Yes, we will get through this.  What appears to be suffering, fear and sadness, we will get through it.  We will come out of this and we will be better than before as we use this time to reset, rest and recommit!

How to Combat Anxiety and Depression

by Tiffany Solecki, BA Clinical Intern in Active, Anxiety, Depression, Healing, Self Improvement Comments: 0 tags: anxiety, depression, Self Improvement

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As someone who has struggled with anxiety and depression, both experiences can be incredibly tiring and alienating. While they may at first glance seem like opposing conditions, I’ve learned from experience that anxiety and depression are actually more like “cousins.” Both tend to involve negative self-talk with anxiety being a state of insecurity and fear in response and depression being the result of paralyzation by belief. Thoughts such as “I’m unintelligent,” “I’m unattractive,” or “I’m unlovable” come to mind when I think about my own internal dialogue on particularly rough days.

While I recognize that the experiences of others may not mirror mine, I wanted to offer a few practical tips on how to challenge such negative feelings and thoughts.

  1. Avoiding Projection

Let’s say you’re attending a social event for work and had a lot on your mind so you weren’t as outgoing as you wanted to be. You may self-deprecate, telling yourself something like, “I wish I could have let go and had a good time. Everyone probably thought I was socially awkward.”

The projecting lies in the last two thoughts, in which you assumed that others agreed with you in your own negative self-assessment.

Imagine if someone else, such as a friend or family member, was in your place. If they had been quieter than usual one day, would you have automatically assumed that they were rude or socially awkward? I wouldn’t have.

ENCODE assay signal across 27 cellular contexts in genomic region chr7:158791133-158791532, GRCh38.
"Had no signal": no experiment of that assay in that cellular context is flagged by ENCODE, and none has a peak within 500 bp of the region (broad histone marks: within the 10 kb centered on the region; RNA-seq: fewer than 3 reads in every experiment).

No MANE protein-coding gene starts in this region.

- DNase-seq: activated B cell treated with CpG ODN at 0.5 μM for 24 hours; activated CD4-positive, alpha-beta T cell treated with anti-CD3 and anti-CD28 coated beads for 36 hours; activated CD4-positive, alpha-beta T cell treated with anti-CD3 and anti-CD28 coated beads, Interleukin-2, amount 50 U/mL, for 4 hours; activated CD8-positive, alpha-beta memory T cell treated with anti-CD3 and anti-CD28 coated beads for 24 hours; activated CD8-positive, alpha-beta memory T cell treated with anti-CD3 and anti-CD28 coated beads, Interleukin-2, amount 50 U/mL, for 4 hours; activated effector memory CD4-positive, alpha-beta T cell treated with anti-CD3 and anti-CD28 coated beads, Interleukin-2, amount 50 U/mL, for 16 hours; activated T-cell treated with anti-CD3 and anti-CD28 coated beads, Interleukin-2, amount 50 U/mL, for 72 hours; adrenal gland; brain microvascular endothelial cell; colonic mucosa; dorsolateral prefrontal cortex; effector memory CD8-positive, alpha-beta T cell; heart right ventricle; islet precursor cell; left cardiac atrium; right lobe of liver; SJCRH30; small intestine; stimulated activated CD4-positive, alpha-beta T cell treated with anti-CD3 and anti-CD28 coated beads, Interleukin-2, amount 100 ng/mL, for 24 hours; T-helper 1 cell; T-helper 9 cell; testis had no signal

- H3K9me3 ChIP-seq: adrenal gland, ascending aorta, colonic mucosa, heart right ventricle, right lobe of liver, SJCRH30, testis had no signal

Given that you likely would not respond so negatively to others in similar situations, ask yourself this: Why then, should you respond to yourself that way?

  1. Do something for yourself each day.

Self-care is crucial in challenging negative thoughts, so it’s a good idea to find something you enjoy doing or a task that you are determined to complete each day. This can be something as simple as doing laundry to as specific as making progress on a project or task you’ve had on your mind. Regardless as to what you choose to do, make sure it is something that is important to you, and try not to set overly high expectations for your completion of it. Since negative thought patterns often stem from the belief that we are incapable or lacking in some way, doing something small for yourself each day can serve as a reminder to the contrary.

  1. Connect with God.

If you’re like me, you probably cringe at the cliché response that if you “prayed or trusted in God more,” you wouldn’t be feeling anxious or depressed. Let me challenge this with Matthew 11:28-30: “Come to me, all you who are weary and burdened, and I will give you rest. Take my yoke upon you and learn from me, for I am gentle and humble in heart, and you will find rest for your souls. For my yoke is easy and my burden is light.”

While many of us may feel as though God has abandoned us in our struggles with mental health, we can rest assured that such an assumption is contrary to Scripture. While worrying and thinking negatively are often tied to a lack of trust in God, its important for us to understand that God loves and cares for us in our suffering, whatever form it may take, and is not waiting for us to call on Him so he can point out our flaws with bitterness or contempt. Rather, as His children, He welcomes us into His presence with outstretched arms. He desperately wants to connect with us our rawness and vulnerability.

If you are struggling with depression and/or anxiety and want to request an appointment to see a therapist, click here.

Cornerstone Counseling Center of Chicago